Posted inIron Age Archaeology

What Happened to These 20 Celts 2000 Years Ago? Victims of a Tsunami or Human Sacrifice?

A mix of bones, skulls, and wooden beams recovered from a riverbed raises questions. What happened, and who were these individuals found there? The ruins of the Celtic bridge at Cornaux/Les Sauges and the twenty skeletons found nearby have been a subject of speculation since their discovery in 1965 during renovations of the Thielle Canal. […]

Posted inClassical Archaeology

A 2nd Century AD “Fullonica” Unearthed in Front of Hadrian’s Mausoleum in Rome

A fullonica dating back to the 2nd century AD, along with mosaics and various artifacts, are part of the archaeological findings that have emerged from the recent excavations in Rome’s Piazza Pia. The discoveries were explained by the Minister of Culture, Gennaro Sangiuliano, the Mayor of Rome, the Special Superintendent of Rome, Daniela Porro, and […]

Posted inScience

Scientists Confirm Earth’s Inner Core Rotation is Slowing Down, and is Now Slower than the Surface

Scientists from the University of Southern California (USC) have confirmed that the Earth’s inner core is rotating more slowly than the planet’s surface. This significant finding, published in Nature, reveals that the inner core began to decelerate around 2010, overturning previous beliefs about its rotational dynamics. For decades, the scientific community has debated the movement […]

Posted inArchaeology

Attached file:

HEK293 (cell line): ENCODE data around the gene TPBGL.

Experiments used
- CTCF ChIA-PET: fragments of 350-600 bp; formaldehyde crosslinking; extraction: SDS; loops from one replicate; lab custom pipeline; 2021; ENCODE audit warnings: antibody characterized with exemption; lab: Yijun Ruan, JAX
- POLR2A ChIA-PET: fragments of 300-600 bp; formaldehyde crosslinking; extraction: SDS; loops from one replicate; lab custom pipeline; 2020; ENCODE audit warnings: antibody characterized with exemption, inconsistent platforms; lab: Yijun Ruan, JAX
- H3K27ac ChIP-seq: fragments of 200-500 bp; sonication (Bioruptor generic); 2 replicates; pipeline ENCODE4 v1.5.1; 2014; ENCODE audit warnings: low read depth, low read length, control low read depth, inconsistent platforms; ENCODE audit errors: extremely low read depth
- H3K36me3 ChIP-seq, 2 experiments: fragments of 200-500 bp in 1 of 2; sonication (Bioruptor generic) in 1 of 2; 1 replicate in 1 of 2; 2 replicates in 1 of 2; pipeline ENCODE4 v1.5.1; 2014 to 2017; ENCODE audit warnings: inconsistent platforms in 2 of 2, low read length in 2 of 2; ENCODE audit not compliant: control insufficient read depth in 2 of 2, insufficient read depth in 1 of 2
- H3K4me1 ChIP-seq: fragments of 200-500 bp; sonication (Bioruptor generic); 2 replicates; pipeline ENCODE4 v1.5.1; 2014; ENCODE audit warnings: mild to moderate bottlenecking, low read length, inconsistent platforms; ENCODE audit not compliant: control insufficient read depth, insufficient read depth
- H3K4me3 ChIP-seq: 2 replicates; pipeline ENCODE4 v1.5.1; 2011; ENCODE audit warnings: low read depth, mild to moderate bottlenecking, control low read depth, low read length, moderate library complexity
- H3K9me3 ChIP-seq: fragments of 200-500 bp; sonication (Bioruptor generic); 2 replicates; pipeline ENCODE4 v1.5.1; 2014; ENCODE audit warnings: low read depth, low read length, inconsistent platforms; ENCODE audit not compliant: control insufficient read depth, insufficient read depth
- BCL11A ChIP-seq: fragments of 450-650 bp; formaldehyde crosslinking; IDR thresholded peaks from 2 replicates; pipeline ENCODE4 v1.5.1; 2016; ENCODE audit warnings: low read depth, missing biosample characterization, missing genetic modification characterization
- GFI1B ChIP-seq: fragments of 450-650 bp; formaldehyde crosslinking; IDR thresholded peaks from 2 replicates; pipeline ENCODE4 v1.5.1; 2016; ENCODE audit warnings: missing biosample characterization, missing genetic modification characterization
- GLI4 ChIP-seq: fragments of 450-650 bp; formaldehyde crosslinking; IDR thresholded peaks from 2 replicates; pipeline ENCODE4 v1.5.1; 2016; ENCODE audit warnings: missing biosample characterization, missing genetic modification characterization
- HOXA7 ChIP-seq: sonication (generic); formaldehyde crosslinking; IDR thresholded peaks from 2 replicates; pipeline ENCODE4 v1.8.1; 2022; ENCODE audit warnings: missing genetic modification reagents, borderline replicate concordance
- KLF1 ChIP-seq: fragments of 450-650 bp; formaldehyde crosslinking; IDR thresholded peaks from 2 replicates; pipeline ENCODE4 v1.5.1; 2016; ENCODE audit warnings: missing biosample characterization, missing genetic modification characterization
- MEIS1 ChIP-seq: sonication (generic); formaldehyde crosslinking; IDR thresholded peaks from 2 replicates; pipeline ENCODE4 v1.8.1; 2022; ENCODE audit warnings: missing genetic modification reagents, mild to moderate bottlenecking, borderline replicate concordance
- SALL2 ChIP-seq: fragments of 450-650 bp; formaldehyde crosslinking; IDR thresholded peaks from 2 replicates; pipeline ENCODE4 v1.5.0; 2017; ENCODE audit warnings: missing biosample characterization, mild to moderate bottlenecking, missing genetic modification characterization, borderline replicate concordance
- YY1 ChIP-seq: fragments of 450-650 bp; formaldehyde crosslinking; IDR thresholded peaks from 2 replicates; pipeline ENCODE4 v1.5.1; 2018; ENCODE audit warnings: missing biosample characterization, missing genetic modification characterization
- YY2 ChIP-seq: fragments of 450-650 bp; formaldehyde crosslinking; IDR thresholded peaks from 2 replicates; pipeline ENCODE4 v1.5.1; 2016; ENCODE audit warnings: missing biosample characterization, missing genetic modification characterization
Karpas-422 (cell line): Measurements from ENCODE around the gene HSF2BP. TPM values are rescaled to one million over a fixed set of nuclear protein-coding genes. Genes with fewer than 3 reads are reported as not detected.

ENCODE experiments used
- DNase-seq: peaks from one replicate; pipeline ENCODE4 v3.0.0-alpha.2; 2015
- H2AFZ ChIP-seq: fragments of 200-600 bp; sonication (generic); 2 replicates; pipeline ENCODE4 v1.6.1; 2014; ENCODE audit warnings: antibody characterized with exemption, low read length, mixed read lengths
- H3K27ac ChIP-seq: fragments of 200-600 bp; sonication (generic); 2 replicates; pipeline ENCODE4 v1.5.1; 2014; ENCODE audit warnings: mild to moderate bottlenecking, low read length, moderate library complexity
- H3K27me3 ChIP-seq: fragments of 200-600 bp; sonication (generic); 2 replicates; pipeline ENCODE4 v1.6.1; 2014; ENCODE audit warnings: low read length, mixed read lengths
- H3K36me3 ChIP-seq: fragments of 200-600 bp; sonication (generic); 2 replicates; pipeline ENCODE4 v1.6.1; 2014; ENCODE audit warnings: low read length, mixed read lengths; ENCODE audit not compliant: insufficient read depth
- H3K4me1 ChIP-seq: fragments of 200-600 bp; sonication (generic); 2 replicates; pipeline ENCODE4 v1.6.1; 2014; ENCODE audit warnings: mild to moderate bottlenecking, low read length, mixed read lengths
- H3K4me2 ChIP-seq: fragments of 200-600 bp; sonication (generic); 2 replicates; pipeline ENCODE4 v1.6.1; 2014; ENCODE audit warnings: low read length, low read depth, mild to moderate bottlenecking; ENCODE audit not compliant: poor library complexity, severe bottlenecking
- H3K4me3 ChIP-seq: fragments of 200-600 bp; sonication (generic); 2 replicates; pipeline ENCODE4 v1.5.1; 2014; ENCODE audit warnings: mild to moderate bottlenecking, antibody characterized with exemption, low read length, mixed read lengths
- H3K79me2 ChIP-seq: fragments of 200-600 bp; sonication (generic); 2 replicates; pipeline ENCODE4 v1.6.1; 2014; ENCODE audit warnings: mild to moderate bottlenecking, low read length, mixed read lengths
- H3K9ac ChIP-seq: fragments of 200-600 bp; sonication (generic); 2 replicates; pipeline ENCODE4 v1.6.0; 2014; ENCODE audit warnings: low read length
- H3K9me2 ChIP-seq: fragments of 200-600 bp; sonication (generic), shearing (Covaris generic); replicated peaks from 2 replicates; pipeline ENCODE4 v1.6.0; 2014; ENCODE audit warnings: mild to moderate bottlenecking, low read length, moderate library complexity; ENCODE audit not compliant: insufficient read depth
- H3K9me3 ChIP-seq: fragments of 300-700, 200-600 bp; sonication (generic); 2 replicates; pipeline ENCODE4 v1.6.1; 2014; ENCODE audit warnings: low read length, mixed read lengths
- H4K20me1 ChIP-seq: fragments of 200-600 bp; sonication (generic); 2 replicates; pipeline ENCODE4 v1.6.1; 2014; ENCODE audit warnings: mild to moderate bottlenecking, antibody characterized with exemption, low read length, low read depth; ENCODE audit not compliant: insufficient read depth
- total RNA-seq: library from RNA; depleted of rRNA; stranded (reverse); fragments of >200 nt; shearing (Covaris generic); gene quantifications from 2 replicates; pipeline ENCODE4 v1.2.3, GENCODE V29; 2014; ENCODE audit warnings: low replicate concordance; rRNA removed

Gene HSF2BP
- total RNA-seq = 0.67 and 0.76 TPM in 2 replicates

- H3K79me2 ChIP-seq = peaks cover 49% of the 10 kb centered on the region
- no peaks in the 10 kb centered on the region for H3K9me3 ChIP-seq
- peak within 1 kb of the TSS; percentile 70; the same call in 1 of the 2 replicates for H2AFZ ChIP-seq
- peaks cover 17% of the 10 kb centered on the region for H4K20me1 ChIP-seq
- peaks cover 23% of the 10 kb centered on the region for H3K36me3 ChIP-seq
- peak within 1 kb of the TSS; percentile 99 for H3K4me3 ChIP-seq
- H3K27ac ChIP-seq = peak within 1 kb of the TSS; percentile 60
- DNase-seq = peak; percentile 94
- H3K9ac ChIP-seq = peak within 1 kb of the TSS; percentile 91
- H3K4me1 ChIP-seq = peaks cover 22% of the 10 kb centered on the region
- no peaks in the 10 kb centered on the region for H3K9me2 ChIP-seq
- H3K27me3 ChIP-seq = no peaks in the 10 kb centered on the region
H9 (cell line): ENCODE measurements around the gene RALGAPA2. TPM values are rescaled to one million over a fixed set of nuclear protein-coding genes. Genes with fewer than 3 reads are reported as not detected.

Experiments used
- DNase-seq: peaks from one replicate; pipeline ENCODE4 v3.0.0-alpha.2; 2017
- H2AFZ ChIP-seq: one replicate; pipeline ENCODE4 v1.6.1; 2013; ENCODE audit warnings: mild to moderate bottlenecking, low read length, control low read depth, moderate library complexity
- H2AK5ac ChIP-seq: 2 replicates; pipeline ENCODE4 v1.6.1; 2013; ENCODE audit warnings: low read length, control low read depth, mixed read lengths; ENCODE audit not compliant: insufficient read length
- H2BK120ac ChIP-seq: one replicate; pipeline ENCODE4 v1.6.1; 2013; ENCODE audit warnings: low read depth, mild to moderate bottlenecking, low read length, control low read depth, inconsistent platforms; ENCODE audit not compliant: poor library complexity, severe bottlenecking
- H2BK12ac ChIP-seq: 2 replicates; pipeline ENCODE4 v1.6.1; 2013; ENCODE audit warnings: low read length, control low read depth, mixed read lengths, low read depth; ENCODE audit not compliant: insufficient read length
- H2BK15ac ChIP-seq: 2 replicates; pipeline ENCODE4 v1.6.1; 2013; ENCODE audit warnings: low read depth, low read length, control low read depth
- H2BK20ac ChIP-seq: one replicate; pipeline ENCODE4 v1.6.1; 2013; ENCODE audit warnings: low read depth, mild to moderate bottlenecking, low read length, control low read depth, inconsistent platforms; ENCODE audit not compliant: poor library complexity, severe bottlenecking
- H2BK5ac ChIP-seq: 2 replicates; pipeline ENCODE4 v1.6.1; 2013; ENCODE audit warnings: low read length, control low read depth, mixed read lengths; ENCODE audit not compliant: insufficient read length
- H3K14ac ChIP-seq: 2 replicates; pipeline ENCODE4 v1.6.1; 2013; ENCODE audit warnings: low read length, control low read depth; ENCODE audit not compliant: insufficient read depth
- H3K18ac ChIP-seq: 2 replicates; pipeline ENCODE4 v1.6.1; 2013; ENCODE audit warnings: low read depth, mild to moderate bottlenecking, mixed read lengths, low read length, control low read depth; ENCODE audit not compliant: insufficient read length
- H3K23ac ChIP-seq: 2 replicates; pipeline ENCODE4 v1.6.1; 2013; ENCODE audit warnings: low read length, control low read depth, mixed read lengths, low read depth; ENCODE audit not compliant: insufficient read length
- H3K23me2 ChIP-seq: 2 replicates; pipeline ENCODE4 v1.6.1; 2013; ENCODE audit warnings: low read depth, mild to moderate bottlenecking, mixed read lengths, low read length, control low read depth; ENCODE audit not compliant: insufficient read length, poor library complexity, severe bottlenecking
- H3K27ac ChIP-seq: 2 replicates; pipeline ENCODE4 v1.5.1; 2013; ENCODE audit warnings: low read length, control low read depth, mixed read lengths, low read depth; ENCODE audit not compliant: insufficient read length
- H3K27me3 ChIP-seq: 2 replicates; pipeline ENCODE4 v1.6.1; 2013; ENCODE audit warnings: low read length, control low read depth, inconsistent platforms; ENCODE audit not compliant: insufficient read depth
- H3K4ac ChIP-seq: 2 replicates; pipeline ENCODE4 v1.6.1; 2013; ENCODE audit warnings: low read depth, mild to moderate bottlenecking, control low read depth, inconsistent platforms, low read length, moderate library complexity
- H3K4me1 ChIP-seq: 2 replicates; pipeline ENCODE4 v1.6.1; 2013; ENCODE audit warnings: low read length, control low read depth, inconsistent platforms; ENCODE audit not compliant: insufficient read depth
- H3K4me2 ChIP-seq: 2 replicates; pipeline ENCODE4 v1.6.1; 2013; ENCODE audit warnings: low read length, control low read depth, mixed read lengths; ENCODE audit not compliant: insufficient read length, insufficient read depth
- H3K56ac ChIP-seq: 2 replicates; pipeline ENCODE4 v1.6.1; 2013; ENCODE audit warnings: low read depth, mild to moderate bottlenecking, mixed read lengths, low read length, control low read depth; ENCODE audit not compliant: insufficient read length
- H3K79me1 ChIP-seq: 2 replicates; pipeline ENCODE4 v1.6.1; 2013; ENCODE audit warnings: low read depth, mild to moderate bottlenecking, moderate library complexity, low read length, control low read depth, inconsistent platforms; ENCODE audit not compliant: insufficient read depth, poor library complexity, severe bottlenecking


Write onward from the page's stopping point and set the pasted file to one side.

Ancient tombs reveal the heavy tax burden in the Assyrian Empire, where the poor became increasingly poorer

Over more than seven centuries, from approximately 1350 BC to 600 BC, the Assyrian Empire established political dominance and cultural influence that extended across numerous settlements in the ancient Near East. Resource extraction policies, such as taxation and levies, have been extensively analyzed through textual and artistic sources. Now, a recent study conducted by researcher […]

Posted inClassical Archaeology

The Mystery of the Hekatompedon: A Rock Carving by an Ancient Shepherd Gives Clues About an Unknown Building on the Acropolis

In the hills to the north and east of Vari in Attica lies a surprising testament to the life and art of the ancient Greeks: more than 2000 rock carvings on marble rocks dating back to the 6th century BC offer a glimpse into the daily activities and concerns of the shepherds who roamed these […]

Posted inArchaeology

Mayan Genome Analysis Reveals Practice of Ritual Sacrifice of Twin Boys

A new study explores the ritual practice of child sacrifice at Chichén Itzá, an ancient Maya city. Following the collapse of the classical Maya civilization, Chichén Itzá emerged as a powerful and influential city. Despite its prominence, much about its political connections and ritual life remains a mystery. The study, published in Nature, reveals that […]